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FBI Demands Access to Any Information it Wants, without Probable Cause or a Judge

This Wired article details how the FBI used a grand jury to subpoena some medical records legally – then returned the records and inappropriately used a national security letter (NSL) in an attempt to get the very same records.

Once the university rejected the NSL, as it should have, the FBI went to Congress citing the incident as evidence of their need for greater power.

Counterterrorism officials in FBI headquarters slowed an investigation into a possible conspirator in the 2005 London bombings by forcing a field agent to return documents acquired from a U.S. university. Why? Because the agent received the documents through a lawful subpoena, while headquarters wanted him to demand the records under the USA Patriot Act, using a power the FBI did not have, but desperately wanted.

Under the USA Patriot Act, FBI counterterrorism investigators can self-issue such letters to get phone records, portions of credit reports and bank records, simply by certifying that the records are relevant to an investigation. Unlike subpoenas, NSLs do not require probable cause, and at the time obliged the recipient to not discuss the demand with anyone, ever. In contrast, gag orders attached to grand jury subpoenas have expiration dates.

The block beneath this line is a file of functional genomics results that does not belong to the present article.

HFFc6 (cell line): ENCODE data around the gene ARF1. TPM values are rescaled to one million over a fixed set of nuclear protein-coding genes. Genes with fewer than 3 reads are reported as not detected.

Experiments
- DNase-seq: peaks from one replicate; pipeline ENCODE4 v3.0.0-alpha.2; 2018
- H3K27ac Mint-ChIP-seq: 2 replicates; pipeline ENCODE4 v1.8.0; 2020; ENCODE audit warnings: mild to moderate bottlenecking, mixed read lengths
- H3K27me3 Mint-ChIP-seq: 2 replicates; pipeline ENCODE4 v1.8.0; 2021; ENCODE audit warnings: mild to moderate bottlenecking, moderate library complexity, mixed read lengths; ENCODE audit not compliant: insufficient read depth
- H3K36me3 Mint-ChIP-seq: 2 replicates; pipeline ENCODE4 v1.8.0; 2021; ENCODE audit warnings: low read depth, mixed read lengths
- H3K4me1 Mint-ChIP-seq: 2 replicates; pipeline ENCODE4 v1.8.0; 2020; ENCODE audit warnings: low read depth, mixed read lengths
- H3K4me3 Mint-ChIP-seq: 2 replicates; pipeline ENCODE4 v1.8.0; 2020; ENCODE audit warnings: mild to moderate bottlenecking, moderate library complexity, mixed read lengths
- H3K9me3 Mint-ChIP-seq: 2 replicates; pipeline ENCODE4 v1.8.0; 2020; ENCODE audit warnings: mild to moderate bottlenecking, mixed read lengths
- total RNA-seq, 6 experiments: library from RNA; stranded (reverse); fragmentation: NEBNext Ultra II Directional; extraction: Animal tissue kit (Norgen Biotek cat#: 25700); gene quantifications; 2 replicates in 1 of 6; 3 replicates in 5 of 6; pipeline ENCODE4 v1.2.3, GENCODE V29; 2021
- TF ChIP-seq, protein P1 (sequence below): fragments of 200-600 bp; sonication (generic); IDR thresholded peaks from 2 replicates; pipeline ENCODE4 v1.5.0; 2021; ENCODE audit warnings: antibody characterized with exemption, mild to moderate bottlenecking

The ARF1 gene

The university, which had readily turned over the records in response to a subpoena, rejected the illegal NSL. Two weeks later, Mueller, testifying before the Senate Judiciary Committee, portrayed the university as intransigent and said the incident showed the FBI needed the power to force the turnover of all sorts of records without having to involve the court system.

What a disgusting example of naked power grabbing by the FBI.

By George Donnelly

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